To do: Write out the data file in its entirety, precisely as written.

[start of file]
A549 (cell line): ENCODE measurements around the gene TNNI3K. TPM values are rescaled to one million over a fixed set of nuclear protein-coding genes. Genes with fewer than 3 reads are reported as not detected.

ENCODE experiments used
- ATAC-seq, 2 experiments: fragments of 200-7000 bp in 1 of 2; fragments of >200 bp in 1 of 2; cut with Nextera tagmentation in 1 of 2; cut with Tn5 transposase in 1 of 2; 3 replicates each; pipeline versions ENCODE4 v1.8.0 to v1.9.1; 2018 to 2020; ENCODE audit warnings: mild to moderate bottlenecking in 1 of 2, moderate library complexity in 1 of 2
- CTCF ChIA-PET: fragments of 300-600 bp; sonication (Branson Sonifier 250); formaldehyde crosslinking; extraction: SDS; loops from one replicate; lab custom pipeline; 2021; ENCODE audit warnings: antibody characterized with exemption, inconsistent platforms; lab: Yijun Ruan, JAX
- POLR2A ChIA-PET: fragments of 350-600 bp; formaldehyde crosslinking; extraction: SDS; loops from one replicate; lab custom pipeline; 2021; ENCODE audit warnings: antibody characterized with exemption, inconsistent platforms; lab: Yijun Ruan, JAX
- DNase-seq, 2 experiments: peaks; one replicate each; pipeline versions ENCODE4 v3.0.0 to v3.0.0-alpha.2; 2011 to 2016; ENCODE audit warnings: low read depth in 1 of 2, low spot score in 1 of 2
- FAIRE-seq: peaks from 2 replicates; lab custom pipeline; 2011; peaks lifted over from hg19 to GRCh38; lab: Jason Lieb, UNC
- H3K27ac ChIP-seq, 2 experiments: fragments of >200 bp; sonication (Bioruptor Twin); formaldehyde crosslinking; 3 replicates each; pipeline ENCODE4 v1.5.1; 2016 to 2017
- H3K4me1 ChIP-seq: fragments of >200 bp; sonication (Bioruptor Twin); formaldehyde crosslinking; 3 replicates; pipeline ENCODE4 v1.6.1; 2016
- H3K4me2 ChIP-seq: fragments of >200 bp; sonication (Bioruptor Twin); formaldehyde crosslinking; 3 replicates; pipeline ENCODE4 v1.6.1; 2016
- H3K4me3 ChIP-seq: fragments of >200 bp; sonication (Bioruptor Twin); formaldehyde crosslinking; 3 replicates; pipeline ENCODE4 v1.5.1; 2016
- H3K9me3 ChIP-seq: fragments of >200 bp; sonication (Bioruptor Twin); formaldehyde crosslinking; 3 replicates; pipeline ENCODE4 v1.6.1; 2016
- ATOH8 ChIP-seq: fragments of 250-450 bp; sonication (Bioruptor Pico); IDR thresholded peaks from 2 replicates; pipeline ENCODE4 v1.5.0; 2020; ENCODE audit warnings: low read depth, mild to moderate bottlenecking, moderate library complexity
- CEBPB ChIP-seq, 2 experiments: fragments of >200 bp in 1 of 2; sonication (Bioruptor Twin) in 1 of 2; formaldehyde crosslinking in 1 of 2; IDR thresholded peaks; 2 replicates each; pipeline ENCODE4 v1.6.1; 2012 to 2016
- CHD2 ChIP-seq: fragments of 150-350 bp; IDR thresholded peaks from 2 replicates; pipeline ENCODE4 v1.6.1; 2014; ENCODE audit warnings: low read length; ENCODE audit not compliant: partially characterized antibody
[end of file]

A549 (cell line): ENCODE measurements around the gene TNNI3K. TPM values are rescaled to one million over a fixed set of nuclear protein-coding genes. Genes with fewer than 3 reads are reported as not detected.

ENCODE experiments used
- ATAC-seq, 2 experiments: fragments of 200-7000 bp in 1 of 2; fragments of >200 bp in 1 of 2; cut with Nextera tagmentation in 1 of 2; cut with Tn5 transposase in 1 of 2; 3 replicates each; pipeline versions ENCODE4 v1.8.0 to v1.9.1; 2018 to 2020; ENCODE audit warnings: mild to moderate bottlenecking in 1 of 2, moderate library complexity in 1 of 2
- CTCF ChIA-PET: fragments of 300-600 bp; sonication (Branson Sonifier 250); formaldehyde crosslinking; extraction: SDS; loops from one replicate; lab custom pipeline; 2021; ENCODE audit warnings: antibody characterized with exemption, inconsistent platforms; lab: Yijun Ruan, JAX
- POLR2A ChIA-PET: fragments of 350-600 bp; formaldehyde crosslinking; extraction: SDS; loops from one replicate; lab custom pipeline; 2021; ENCODE audit warnings: antibody characterized with exemption, inconsistent platforms; lab: Yijun Ruan, JAX
- DNase-seq, 2 experiments: peaks; one replicate each; pipeline versions ENCODE4 v3.0.0 to v3.0.0-alpha.2; 2011 to 2016; ENCODE audit warnings: low read depth in 1 of 2, low spot score in 1 of 2
- FAIRE-seq: peaks from 2 replicates; lab custom pipeline; 2011; peaks lifted over from hg19 to GRCh38; lab: Jason Lieb, UNC
- H3K27ac ChIP-seq, 2 experiments: fragments of >200 bp; sonication (Bioruptor Twin); formaldehyde crosslinking; 3 replicates each; pipeline ENCODE4 v1.5.1; 2016 to 2017
- H3K4me1 ChIP-seq: fragments of >200 bp; sonication (Bioruptor Twin); formaldehyde crosslinking; 3 replicates; pipeline ENCODE4 v1.6.1; 2016
- H3K4me2 ChIP-seq: fragments of >200 bp; sonication (Bioruptor Twin); formaldehyde crosslinking; 3 replicates; pipeline ENCODE4 v1.6.1; 2016
- H3K4me3 ChIP-seq: fragments of >200 bp; sonication (Bioruptor Twin); formaldehyde crosslinking; 3 replicates; pipeline ENCODE4 v1.5.1; 2016
- H3K9me3 ChIP-seq: fragments of >200 bp; sonication (Bioruptor Twin); formaldehyde crosslinking; 3 replicates; pipeline ENCODE4 v1.6.1; 2016
- ATOH8 ChIP-seq: fragments of 250-450 bp; sonication (Bioruptor Pico); IDR thresholded peaks from 2 replicates; pipeline ENCODE4 v1.5.0; 2020; ENCODE audit warnings: low read depth, mild to moderate bottlenecking, moderate library complexity
- CEBPB ChIP-seq, 2 experiments: fragments of >200 bp in 1 of 2; sonication (Bioruptor Twin) in 1 of 2; formaldehyde crosslinking in 1 of 2; IDR thresholded peaks; 2 replicates each; pipeline ENCODE4 v1.6.1; 2012 to 2016
- CHD2 ChIP-seq: fragments of 150-350 bp; IDR thresholded peaks from 2 replicates; pipeline ENCODE4 v1.6.1; 2014; ENCODE audit warnings: low read length; ENCODE audit not compliant: partially characterized antibody